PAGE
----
Launch of Education First Initiative
New York, 26 September 2012
Across the world, 61 million children are out of school. That number is greater than all the children enrolled in elementary and secondary school in the United States today. Almost half of them live in conflict zones.
The loss of an education is a real and life-threatening tragedy to the victims whose voices right now are simply not being heard. It can mean the loss of a future. There may be crimes as great as this, but surely there is none greater.
It is the most vicious of circles. No education means no job, no job means no income, and no income means no education. Destroying education in a conflict zone destroys a society’s chances of recovery.
We know that children deprived of an education in conflict zones are far more likely to be drafted into armies or militias of one type or another. This is the logic of violence at its simplest, at its most brutal.
It is time to act, because until we do, perpetrators will continue to victimise the innocent.
I know we can change things. My two decades of involvement in education programs around the world have taught me the power of relatively simple interventions. Such as the provision of scholarships to young people in Gaza to allow them to have a university education. Or the complete redesign we led with UNESCO of the school curricula in Iraq, which we hope and believe will make real progress in reconciling different ethnic and religious groups and healing the scars of war.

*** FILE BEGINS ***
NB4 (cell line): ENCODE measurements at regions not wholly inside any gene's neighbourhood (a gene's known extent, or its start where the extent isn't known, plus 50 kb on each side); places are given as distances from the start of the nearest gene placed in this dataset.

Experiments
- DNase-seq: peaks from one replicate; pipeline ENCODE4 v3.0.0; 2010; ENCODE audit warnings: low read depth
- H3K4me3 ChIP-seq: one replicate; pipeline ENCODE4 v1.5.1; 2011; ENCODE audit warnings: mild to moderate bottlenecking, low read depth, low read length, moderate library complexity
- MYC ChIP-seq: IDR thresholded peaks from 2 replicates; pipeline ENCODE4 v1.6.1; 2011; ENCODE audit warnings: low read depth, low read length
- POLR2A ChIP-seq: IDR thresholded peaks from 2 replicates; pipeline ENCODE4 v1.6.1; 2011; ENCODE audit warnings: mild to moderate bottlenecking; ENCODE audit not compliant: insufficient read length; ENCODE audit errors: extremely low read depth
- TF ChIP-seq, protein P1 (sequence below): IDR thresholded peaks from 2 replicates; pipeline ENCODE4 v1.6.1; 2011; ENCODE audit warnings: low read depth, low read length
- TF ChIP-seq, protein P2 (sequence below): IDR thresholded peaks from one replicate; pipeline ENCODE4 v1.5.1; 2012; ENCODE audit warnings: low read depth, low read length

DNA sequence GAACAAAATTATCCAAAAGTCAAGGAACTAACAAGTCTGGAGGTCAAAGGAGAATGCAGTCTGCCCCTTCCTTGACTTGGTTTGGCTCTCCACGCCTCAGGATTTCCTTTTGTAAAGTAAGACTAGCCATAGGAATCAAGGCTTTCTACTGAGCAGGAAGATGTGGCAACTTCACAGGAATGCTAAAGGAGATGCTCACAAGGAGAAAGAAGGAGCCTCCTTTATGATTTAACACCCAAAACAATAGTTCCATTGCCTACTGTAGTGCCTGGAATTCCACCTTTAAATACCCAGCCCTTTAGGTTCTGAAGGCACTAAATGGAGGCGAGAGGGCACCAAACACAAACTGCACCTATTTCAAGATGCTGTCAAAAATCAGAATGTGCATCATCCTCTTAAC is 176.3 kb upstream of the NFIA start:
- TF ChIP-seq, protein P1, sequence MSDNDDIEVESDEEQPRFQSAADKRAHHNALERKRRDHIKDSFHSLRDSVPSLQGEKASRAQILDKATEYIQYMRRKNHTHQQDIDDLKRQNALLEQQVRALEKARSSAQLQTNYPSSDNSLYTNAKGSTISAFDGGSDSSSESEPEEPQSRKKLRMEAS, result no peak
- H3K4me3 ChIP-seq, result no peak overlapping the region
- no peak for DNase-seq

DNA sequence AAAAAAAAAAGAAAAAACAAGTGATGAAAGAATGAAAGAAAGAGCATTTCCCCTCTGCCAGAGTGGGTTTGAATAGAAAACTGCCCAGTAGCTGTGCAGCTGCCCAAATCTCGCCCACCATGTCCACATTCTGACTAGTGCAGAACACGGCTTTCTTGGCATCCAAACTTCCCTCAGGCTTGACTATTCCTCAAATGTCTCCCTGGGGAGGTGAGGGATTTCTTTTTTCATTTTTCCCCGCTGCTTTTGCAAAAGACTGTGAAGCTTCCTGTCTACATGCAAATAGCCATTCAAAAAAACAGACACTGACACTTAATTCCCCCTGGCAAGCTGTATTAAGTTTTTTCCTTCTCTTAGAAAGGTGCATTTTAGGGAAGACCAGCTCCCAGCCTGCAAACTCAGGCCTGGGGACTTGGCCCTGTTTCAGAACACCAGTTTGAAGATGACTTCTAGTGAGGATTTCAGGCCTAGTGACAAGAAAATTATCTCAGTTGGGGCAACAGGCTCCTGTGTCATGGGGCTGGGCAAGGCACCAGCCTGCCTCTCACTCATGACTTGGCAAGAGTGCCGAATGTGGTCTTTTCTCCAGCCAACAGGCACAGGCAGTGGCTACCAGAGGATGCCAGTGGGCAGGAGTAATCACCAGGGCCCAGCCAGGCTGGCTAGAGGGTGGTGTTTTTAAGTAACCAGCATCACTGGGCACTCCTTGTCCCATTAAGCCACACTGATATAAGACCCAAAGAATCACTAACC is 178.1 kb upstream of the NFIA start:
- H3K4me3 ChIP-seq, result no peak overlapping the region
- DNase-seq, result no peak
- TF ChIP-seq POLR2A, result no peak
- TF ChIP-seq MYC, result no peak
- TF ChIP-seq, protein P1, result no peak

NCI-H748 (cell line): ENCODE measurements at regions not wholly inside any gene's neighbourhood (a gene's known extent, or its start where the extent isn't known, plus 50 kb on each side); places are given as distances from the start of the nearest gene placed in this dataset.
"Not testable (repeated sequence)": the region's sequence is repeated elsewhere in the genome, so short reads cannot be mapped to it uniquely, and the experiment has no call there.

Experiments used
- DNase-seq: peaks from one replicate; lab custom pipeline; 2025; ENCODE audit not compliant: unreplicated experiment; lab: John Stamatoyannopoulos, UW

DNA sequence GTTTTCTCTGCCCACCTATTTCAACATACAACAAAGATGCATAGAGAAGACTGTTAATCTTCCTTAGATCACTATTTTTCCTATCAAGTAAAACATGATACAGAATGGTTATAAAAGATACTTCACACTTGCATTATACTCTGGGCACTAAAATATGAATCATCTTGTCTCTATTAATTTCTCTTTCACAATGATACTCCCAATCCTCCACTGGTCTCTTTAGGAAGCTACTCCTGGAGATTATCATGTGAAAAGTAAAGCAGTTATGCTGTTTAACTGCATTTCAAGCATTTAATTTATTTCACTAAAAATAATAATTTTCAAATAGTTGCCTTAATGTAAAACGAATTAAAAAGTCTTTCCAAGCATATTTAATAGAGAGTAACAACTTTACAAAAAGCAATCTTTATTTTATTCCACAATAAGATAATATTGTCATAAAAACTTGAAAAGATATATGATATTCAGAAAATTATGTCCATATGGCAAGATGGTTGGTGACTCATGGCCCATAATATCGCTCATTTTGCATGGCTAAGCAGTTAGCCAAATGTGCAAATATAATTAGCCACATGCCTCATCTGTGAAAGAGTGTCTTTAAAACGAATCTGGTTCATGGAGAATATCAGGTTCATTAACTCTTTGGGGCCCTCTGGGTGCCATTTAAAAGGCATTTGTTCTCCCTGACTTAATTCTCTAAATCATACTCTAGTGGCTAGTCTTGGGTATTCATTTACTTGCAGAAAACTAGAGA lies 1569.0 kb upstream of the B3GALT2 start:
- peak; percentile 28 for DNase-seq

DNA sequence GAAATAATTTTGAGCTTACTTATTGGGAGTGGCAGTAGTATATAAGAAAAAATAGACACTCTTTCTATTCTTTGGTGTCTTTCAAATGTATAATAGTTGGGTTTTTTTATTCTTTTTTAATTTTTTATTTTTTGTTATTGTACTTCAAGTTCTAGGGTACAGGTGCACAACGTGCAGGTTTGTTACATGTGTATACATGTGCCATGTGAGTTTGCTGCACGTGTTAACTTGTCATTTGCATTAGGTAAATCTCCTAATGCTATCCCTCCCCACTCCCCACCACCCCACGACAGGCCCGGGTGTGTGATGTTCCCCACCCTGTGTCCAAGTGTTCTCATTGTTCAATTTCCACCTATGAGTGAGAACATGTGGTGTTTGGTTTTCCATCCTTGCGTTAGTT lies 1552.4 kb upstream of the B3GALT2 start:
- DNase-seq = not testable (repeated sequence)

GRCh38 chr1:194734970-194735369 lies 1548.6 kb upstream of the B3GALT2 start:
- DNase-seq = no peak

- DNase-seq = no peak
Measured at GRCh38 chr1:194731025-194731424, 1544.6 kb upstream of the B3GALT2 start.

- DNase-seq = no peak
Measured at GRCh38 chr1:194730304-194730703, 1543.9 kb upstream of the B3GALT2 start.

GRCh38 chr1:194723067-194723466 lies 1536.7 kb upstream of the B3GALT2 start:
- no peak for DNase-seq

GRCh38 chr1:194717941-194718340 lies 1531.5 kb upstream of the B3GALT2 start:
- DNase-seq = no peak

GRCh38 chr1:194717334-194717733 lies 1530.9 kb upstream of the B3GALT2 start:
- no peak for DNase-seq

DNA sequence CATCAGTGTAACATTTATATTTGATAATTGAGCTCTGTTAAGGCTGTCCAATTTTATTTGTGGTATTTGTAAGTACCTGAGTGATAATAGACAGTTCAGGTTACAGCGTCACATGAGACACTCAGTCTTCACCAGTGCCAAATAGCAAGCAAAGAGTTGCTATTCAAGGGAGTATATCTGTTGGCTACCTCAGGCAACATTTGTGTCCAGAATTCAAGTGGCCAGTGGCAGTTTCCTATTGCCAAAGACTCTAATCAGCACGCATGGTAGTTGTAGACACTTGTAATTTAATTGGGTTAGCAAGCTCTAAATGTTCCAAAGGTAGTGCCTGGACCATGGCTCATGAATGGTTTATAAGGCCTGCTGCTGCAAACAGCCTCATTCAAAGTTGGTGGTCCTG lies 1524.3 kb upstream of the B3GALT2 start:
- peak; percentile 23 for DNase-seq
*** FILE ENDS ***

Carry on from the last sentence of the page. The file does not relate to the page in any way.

What we learn from these and many other examples is that wherever we find children we find hope. Hope is what they teach us, and it’s the most humbling lesson there is.
The world is beginning to take notice. The UN Secretary-General has long been passionately committed to helping this forgotten generation, the out-of-school children that we must now bring out of hiding and back into the classroom. I have witnessed his commitment at first hand, and I warmly commend and thank him for it.
‘Education First’ is just the first step on an arduous journey, but it is the step we are taking together today. The world is coming together to put education back in its rightful place on the agenda: first.
Yes we will need funds, yes we will need resources, but most of all we need real understanding, genuine resolve, and action. For instance, we know that the legal architecture already exists to bring the aggressors against schools in conflict zones to justice. What is needed is a resource that can serve as an instrument of justice and deterrence that will strengthen the world’s resolve. To this end, last week, my Education Above All initiative launched a Handbook that will raise awareness of the preventive and protective potential of international law.
In Doha in November, we will be hosting the fourth annual World Innovation Summit for Education - WISE. There, I will launch a significant new initiative that will be a practical and powerful step towards getting those 61 million children into school. I urge you to join me there.
Here is the stark and immediate challenge to those who have allowed this situation to arise.
Let us make amends to this forgotten generation.
Let us put Education First.